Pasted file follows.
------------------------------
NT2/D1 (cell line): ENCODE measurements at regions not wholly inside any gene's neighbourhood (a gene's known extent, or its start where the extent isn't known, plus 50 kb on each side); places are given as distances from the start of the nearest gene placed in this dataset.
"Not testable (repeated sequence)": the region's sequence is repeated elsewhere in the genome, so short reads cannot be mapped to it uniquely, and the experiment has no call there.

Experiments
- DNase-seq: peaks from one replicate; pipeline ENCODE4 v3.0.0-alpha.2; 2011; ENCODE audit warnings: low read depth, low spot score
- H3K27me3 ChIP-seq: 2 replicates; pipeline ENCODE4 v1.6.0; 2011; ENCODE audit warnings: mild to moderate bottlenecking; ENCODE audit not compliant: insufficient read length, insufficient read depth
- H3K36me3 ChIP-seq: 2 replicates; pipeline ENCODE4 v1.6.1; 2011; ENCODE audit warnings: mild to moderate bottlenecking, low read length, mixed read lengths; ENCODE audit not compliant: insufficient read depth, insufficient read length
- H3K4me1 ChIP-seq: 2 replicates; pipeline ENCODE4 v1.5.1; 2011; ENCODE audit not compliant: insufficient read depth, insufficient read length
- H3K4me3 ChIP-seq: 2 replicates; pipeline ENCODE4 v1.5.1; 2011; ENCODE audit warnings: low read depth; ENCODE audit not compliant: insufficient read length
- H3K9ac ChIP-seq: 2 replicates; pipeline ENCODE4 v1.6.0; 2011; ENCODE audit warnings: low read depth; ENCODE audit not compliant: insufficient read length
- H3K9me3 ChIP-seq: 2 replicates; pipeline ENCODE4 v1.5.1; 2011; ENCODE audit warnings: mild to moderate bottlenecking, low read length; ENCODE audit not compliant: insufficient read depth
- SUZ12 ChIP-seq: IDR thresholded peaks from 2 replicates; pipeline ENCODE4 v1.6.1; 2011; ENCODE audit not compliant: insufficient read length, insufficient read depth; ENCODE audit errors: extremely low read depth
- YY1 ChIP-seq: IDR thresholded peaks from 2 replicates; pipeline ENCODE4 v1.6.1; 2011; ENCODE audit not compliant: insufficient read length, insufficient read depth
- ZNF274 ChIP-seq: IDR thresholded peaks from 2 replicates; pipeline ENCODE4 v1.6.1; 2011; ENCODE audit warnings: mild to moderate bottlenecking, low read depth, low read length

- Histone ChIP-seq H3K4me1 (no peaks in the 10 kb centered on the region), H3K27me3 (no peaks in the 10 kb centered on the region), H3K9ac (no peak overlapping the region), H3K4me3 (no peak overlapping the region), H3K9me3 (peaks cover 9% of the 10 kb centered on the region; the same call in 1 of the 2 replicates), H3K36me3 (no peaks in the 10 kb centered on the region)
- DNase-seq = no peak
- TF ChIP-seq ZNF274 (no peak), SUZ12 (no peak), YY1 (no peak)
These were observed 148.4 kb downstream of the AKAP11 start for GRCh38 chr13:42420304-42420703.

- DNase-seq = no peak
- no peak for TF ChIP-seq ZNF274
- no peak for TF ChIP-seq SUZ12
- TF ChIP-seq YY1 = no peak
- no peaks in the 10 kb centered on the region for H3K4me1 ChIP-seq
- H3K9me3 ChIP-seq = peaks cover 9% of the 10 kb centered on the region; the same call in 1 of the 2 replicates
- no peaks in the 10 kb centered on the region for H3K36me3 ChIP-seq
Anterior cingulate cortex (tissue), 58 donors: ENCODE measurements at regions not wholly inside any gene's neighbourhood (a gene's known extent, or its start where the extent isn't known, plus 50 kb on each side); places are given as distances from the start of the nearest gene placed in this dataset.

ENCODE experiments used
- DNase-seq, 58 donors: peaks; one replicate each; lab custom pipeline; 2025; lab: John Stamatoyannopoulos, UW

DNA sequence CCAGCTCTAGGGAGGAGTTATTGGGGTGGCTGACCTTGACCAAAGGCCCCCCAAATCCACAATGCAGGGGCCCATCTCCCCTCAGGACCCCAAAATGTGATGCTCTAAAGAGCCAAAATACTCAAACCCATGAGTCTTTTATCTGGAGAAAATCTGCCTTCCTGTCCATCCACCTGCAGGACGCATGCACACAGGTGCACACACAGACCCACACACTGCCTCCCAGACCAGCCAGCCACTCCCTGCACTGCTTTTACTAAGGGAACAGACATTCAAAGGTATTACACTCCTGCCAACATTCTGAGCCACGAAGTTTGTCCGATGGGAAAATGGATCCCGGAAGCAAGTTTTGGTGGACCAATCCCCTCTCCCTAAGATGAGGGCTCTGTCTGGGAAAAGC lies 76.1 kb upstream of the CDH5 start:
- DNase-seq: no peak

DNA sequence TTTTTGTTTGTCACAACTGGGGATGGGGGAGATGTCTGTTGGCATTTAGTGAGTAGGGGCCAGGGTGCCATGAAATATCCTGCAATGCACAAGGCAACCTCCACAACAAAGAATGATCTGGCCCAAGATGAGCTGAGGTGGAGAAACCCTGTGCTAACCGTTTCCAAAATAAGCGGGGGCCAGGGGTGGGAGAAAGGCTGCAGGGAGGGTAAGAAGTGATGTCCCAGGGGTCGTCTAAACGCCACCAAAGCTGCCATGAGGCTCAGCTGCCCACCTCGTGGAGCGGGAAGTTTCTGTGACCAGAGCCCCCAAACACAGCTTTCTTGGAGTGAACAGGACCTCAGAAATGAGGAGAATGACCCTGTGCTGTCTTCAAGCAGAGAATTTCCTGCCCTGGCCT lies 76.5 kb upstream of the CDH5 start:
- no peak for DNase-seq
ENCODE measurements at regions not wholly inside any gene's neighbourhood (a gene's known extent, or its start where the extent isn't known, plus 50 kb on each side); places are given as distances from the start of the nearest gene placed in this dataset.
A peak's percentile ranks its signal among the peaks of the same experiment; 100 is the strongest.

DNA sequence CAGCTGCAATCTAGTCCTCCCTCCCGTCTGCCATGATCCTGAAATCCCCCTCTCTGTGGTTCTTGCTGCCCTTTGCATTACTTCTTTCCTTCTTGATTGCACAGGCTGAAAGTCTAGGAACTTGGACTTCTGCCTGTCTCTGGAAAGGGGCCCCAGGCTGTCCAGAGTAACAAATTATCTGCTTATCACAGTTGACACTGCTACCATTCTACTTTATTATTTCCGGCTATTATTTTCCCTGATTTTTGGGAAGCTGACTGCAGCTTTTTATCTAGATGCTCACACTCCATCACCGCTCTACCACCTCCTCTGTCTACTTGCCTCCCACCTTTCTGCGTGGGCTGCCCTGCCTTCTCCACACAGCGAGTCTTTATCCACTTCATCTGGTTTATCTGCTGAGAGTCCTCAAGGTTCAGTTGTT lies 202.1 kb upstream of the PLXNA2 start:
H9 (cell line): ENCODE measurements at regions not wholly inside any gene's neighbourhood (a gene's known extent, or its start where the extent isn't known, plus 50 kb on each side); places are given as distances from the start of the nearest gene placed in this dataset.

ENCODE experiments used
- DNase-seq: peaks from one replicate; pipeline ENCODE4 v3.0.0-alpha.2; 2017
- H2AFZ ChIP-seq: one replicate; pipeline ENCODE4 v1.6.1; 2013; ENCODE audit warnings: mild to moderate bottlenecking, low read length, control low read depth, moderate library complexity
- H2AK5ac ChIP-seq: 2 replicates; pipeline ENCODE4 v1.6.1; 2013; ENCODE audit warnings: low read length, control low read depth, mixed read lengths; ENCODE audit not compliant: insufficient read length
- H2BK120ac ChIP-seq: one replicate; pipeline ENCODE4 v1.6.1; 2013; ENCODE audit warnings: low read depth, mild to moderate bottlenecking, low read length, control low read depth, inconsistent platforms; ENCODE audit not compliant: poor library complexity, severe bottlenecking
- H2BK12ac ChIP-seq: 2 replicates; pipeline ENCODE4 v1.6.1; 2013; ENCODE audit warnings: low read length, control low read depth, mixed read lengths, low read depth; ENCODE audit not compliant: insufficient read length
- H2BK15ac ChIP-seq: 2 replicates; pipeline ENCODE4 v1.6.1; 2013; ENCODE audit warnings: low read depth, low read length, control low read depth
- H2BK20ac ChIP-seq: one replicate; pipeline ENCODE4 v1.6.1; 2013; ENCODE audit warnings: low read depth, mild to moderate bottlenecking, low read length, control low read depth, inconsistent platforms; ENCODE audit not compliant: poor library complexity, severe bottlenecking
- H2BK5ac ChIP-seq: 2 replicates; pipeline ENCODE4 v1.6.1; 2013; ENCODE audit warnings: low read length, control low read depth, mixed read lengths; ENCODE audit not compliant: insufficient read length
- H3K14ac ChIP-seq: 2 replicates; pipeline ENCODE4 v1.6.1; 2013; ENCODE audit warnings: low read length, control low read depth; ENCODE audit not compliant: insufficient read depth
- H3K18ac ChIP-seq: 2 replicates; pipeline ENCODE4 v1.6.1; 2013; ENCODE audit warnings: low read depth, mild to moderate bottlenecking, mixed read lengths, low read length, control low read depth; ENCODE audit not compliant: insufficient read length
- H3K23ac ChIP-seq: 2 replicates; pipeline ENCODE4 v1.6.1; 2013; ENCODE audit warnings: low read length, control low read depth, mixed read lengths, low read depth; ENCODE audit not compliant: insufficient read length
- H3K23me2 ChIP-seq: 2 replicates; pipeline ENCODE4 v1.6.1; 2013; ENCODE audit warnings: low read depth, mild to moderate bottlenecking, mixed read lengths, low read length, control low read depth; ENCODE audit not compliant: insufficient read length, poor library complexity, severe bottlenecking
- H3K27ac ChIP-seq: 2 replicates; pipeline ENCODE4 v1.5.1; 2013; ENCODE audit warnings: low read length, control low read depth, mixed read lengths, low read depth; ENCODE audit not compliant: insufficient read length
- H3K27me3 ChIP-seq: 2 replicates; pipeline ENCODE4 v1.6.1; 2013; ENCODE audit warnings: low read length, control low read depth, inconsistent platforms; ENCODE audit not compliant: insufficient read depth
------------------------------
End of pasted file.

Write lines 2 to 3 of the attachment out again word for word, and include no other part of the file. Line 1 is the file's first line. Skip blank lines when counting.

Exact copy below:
"Not testable (repeated sequence)": the region's sequence is repeated elsewhere in the genome, so short reads cannot be mapped to it uniquely, and the experiment has no call there.

Experiments